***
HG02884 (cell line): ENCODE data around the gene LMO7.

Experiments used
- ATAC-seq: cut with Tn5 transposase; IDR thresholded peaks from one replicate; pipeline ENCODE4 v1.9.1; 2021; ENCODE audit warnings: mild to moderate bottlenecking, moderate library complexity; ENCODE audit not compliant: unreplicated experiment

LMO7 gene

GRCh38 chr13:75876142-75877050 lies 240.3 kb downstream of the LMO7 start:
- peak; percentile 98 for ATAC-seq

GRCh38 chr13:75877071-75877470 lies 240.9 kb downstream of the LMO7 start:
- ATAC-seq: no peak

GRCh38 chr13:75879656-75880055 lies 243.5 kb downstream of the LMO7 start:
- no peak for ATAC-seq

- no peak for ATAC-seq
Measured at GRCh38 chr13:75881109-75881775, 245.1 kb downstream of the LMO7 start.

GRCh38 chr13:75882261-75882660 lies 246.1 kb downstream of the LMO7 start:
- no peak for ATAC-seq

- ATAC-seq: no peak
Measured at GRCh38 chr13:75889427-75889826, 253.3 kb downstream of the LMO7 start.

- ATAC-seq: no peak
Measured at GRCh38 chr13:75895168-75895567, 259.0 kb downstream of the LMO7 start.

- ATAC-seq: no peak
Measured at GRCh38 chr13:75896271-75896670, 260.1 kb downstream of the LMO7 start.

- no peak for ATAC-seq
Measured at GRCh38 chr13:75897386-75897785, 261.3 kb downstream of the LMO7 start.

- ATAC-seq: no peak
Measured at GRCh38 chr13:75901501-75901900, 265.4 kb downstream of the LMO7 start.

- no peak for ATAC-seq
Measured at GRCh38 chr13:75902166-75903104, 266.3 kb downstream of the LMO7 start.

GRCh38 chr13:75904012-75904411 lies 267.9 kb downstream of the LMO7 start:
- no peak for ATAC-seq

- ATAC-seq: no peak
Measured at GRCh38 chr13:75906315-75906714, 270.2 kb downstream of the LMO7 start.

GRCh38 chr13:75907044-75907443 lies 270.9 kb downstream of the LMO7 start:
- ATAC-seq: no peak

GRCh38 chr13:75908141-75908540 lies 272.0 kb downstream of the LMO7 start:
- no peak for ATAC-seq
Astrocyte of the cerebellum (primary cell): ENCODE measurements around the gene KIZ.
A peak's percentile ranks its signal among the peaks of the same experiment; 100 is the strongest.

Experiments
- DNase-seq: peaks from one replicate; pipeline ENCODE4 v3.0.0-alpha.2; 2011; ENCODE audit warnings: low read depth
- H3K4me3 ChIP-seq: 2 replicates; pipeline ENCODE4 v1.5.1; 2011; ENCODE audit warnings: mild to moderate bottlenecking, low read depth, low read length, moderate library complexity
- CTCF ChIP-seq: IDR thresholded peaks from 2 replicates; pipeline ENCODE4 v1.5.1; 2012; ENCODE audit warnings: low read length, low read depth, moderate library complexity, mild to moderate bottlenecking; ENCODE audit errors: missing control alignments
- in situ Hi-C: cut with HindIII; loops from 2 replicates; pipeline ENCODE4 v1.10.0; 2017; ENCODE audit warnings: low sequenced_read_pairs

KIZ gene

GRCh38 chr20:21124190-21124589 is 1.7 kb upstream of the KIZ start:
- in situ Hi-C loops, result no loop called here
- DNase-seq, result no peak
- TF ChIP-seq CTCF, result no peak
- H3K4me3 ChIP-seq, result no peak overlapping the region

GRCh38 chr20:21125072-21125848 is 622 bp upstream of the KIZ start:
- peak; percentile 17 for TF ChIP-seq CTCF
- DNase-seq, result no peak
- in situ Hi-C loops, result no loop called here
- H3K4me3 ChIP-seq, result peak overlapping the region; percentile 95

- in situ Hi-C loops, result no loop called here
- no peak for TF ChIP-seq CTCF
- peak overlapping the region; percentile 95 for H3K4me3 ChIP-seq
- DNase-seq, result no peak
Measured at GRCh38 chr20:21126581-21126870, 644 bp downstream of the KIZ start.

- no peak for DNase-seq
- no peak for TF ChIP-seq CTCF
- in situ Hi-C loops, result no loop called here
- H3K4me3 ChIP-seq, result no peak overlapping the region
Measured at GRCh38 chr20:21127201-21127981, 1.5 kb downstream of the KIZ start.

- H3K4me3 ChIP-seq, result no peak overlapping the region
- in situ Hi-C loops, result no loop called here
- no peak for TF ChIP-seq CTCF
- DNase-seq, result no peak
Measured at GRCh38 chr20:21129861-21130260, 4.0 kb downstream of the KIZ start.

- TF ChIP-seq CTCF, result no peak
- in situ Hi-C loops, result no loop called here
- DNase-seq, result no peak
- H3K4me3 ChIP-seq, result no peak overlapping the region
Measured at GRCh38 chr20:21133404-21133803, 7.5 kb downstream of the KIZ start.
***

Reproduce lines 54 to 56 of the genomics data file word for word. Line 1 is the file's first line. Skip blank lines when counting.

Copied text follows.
- no peak for TF ChIP-seq CTCF
- peak overlapping the region; percentile 95 for H3K4me3 ChIP-seq
- DNase-seq, result no peak